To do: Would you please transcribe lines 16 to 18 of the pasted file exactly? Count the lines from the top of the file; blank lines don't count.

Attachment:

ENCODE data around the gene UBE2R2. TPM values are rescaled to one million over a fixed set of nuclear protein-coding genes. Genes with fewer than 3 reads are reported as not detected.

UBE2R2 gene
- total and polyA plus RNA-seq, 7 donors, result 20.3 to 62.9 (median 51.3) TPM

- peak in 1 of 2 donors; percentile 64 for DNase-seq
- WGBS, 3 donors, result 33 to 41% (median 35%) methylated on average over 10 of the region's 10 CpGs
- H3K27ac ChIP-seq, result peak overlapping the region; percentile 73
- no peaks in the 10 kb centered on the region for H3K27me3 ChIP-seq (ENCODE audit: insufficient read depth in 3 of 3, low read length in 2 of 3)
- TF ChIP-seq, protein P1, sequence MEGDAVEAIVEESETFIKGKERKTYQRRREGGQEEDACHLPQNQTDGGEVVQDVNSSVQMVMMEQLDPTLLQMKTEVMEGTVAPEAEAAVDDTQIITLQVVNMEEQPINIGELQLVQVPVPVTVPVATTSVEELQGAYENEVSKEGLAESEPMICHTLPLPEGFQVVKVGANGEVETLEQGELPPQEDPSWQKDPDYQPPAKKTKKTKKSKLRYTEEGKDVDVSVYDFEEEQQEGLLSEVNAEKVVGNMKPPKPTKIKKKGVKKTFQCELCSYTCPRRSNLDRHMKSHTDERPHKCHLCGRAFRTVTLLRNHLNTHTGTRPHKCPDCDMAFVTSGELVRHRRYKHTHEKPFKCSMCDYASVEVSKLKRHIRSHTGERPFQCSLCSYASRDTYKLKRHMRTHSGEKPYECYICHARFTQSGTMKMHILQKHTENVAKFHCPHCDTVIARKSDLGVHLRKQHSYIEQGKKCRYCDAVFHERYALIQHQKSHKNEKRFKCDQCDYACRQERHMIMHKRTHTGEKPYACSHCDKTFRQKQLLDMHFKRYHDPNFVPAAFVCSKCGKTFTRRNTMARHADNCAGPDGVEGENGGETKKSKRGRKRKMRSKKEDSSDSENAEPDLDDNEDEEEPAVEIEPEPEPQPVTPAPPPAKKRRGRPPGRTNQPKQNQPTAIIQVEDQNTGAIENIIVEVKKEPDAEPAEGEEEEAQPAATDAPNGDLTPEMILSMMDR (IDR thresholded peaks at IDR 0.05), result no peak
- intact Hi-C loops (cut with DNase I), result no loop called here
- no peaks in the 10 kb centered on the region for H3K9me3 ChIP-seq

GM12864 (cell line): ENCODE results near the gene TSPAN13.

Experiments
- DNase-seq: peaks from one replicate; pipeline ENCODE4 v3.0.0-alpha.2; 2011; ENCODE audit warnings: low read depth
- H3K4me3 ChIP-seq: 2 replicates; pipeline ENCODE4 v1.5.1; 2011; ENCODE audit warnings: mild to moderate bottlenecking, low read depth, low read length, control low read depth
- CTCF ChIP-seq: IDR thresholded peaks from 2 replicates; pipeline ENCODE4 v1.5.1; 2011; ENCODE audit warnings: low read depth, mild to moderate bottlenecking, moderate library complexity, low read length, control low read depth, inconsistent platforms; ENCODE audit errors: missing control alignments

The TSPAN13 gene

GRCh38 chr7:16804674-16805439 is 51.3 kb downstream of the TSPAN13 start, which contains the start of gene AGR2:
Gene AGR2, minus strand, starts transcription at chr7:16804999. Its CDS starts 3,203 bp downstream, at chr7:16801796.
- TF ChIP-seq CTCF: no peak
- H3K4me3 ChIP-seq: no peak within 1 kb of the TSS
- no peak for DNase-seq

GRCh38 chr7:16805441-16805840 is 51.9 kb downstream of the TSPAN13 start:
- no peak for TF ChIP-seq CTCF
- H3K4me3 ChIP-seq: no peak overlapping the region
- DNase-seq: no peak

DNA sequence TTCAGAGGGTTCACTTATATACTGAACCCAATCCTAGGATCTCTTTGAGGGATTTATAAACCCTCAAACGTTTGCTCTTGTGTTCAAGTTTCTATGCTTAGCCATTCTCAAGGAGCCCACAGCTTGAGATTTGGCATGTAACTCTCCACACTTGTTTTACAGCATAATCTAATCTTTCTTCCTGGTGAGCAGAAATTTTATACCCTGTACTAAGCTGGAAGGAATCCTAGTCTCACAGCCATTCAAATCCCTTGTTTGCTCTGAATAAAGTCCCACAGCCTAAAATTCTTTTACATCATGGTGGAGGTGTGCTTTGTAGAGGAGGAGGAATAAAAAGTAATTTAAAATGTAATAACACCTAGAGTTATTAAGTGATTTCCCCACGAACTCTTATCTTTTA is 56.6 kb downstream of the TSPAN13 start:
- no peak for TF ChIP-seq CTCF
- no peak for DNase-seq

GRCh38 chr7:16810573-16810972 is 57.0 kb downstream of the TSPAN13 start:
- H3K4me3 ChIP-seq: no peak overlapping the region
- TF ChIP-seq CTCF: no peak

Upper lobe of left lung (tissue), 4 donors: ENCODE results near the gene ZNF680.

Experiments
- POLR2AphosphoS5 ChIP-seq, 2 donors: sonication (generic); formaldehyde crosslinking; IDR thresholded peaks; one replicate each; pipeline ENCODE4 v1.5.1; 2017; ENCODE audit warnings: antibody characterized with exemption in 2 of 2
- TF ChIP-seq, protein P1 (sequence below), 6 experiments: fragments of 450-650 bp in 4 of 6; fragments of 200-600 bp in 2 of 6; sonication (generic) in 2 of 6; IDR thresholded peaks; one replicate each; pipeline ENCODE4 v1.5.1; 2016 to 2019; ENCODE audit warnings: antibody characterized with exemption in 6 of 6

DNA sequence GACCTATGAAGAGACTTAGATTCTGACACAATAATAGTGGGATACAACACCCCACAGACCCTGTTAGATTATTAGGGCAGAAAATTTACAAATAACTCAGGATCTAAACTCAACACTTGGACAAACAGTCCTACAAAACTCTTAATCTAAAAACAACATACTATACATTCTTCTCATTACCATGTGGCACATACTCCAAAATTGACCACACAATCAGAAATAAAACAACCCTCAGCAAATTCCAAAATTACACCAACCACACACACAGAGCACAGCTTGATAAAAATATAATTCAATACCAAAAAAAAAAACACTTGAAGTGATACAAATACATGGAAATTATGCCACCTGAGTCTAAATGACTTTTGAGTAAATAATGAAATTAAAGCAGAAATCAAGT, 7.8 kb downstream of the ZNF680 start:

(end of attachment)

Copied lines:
The TSPAN13 gene

GRCh38 chr7:16804674-16805439 is 51.3 kb downstream of the TSPAN13 start, which contains the start of gene AGR2:
Gene AGR2, minus strand, starts transcription at chr7:16804999. Its CDS starts 3,203 bp downstream, at chr7:16801796.